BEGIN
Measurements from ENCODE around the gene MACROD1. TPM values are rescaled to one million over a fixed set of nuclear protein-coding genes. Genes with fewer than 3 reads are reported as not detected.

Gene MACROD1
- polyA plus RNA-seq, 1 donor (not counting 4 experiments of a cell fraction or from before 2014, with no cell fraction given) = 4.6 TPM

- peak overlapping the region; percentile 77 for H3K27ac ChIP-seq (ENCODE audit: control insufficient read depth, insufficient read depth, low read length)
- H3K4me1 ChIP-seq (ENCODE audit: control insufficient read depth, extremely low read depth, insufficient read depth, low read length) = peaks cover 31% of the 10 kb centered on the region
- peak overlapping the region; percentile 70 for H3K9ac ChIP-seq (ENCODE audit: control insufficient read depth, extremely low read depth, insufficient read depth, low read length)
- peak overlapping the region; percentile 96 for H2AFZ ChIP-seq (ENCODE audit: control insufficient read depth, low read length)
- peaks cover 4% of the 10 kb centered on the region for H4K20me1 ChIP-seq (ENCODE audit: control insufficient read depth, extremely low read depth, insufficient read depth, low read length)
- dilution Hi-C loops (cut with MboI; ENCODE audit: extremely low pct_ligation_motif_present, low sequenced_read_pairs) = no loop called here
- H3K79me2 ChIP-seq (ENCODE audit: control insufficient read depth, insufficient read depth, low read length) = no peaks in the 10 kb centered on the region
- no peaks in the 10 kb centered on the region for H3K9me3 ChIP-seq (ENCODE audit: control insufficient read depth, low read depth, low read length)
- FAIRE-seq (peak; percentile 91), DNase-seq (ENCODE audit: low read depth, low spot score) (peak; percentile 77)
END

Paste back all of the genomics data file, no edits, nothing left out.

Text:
Measurements from ENCODE around the gene MACROD1. TPM values are rescaled to one million over a fixed set of nuclear protein-coding genes. Genes with fewer than 3 reads are reported as not detected.

Gene MACROD1
- polyA plus RNA-seq, 1 donor (not counting 4 experiments of a cell fraction or from before 2014, with no cell fraction given) = 4.6 TPM

- peak overlapping the region; percentile 77 for H3K27ac ChIP-seq (ENCODE audit: control insufficient read depth, insufficient read depth, low read length)
- H3K4me1 ChIP-seq (ENCODE audit: control insufficient read depth, extremely low read depth, insufficient read depth, low read length) = peaks cover 31% of the 10 kb centered on the region
- peak overlapping the region; percentile 70 for H3K9ac ChIP-seq (ENCODE audit: control insufficient read depth, extremely low read depth, insufficient read depth, low read length)
- peak overlapping the region; percentile 96 for H2AFZ ChIP-seq (ENCODE audit: control insufficient read depth, low read length)
- peaks cover 4% of the 10 kb centered on the region for H4K20me1 ChIP-seq (ENCODE audit: control insufficient read depth, extremely low read depth, insufficient read depth, low read length)
- dilution Hi-C loops (cut with MboI; ENCODE audit: extremely low pct_ligation_motif_present, low sequenced_read_pairs) = no loop called here
- H3K79me2 ChIP-seq (ENCODE audit: control insufficient read depth, insufficient read depth, low read length) = no peaks in the 10 kb centered on the region
- no peaks in the 10 kb centered on the region for H3K9me3 ChIP-seq (ENCODE audit: control insufficient read depth, low read depth, low read length)
- FAIRE-seq (peak; percentile 91), DNase-seq (ENCODE audit: low read depth, low spot score) (peak; percentile 77)